Do you how to calculate tax on your interest income

Do you how to calculate tax on your interest income

Fixed deposits, savings account, post office schemes earn interest which if above a certain limit should be reported in income tax return.

  • July 6, 2016  
  • |  
  • UPDATED   18:57 IST

Interest earned above a certain limit attracts tax deduction on interest income, but many individuals are not sure how tax is treated or how their interest income is getting charged under tax. Fixed deposits, savings account, post office schemes, recurring deposits earn income interest, which should be reported in one's income tax return. Tax can be very hard to deal with but it is also unavoidable.


SAVINGS ACCOUNT: Interest on savings account is taxable as per Income tax slab rates applicable to the investor. However, deduction under section 80TTA is allowed on interest from savings account with a maximum of Rs.10,000/- per year. This deduction is available only to individual and HUF. In 80TTA of the Income tax act, interest upto `10000 earned from all savings bank account is exempt from tax. This is applicable for savings bank account, post office or co-operative banks. If the interest earned from these sources exceeds Rs.10000, the extra amount will be taxable. For example: Raahul earns Rs.8000 from his saving accounts, so he does not have to pay any tax for it. But Gaurav earns Rs.15000 from his savings accounts, so he needs to pay income tax on Rs.5000 according to his tax slab. "TDS on saving interest is not deducted like fixed deposit and term deposit. But the account holder should calculate and declare the interest from all saving bank accounts during the financial year under the head 'Income from other sources' claim deduction u/s 80TTA and pay the tax accordingly", says, Sudhir Kaushik, Co-Founder & CFO, Keeping minimum balance in savings accounts is suggested because the rate of interest is very low and it is also reduced by income tax payable: 2.8% per annum for person in 30% tax slab with 4% interest on saving account.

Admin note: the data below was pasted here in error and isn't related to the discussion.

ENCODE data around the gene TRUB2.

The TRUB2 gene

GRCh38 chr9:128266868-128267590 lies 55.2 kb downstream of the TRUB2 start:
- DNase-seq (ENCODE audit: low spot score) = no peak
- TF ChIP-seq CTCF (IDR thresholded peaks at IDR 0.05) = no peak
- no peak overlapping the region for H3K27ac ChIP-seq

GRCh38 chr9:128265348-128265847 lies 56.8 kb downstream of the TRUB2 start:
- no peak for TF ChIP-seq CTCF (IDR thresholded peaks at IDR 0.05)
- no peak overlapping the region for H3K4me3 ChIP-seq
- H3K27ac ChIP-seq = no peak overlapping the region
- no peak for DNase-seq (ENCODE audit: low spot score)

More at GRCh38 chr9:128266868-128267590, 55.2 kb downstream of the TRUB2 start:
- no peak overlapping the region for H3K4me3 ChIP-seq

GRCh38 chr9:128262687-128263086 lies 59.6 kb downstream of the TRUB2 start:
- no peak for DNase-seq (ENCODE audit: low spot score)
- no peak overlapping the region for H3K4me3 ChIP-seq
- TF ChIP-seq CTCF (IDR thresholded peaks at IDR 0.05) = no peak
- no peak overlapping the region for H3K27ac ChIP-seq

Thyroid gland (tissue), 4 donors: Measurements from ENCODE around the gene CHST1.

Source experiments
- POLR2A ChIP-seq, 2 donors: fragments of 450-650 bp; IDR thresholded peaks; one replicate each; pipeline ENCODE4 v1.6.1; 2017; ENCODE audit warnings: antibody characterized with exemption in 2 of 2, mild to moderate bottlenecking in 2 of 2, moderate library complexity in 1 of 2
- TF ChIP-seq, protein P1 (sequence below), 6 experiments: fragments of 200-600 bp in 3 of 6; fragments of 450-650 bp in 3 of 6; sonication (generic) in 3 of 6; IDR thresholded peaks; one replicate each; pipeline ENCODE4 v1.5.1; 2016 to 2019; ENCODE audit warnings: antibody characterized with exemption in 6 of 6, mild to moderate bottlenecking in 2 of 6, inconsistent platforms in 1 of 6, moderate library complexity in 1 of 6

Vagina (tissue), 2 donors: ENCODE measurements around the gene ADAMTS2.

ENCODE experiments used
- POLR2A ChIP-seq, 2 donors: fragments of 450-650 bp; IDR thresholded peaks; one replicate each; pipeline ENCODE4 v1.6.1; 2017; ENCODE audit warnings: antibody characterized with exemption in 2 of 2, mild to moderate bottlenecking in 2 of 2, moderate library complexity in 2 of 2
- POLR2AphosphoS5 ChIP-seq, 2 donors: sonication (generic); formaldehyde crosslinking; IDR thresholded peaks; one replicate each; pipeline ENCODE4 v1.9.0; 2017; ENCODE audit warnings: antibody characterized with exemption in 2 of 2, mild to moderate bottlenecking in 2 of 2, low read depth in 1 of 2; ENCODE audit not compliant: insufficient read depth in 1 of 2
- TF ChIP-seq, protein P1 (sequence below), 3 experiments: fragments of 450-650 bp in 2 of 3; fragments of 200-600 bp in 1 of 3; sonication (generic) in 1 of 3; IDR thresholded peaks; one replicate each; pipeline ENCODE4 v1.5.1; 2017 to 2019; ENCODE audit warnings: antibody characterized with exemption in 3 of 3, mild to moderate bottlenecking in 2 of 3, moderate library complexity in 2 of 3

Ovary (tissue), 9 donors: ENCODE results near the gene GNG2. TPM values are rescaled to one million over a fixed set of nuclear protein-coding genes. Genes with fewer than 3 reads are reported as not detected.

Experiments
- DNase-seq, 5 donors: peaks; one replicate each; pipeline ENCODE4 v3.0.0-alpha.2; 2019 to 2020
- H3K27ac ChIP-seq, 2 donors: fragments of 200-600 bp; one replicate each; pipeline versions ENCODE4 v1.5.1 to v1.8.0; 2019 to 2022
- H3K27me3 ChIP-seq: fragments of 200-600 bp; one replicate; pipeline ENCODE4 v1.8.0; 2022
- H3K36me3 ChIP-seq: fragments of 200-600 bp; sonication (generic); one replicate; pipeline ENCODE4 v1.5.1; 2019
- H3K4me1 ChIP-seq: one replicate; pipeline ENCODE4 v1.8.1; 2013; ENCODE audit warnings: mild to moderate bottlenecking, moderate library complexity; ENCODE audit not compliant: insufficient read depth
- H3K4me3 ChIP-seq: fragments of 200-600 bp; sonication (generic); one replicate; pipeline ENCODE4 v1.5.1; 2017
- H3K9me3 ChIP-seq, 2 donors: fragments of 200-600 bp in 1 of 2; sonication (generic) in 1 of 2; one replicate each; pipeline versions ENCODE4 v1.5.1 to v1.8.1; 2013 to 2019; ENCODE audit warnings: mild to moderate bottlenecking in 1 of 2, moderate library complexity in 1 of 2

FIXED DEPOSIT: Interest earned from fixed deposits is liable to be taxed on accrual basis at the slab rate applicable. Interest on Fixed is fully taxable at Income tax slab rates applicable to the person. There is no separate deduction of Rs. 10,000/- as available in the Savings account interest. "As per Income Tax Act, 1961 u/s 194A (1) (3) (i) where the amount or aggregate of the amounts of interest credited or likely to be credited or paid during the financial year exceeds Rs.10,000/-, TDS is applicable from the first interest flow" adds Kaushik. Minors who hold deposits are also subject to TDS; the person in whose hands the minor's income is included can claim the credit for the TDS.


  • @ 10% on interest to residents,
  • @ 20% is applicable in absence of PAN / valid PAN.
  • @ 30.90% to non resident Indians

RECURRING DEPOSITS: Recurring Deposits attract tax deduction @10% of the Interest earned. Earlier, TDS was not charged on Recurring Deposits but from 1st June 2015 - TDS on Recurring Deposits @ 10% U/S 194A was added. One has the option to either reinvest the Interest earned on Recurring Deposits or to withdraw the Interest earned on Recurring Deposits. The TDS on Interest earned on Recurring Deposits is now the same as the TDS on Interest earned on Fixed Deposits. The current income tax slab rates can be divided into: Nil category; 10%; 20% & 30% category. One receiving the Interest on Recurring Deposit cannot claim any deduction on the same and tax would be charged on the full interest amount as compared to Interest on Savings Account on which a deduction of Rs. 10,000 is allowed.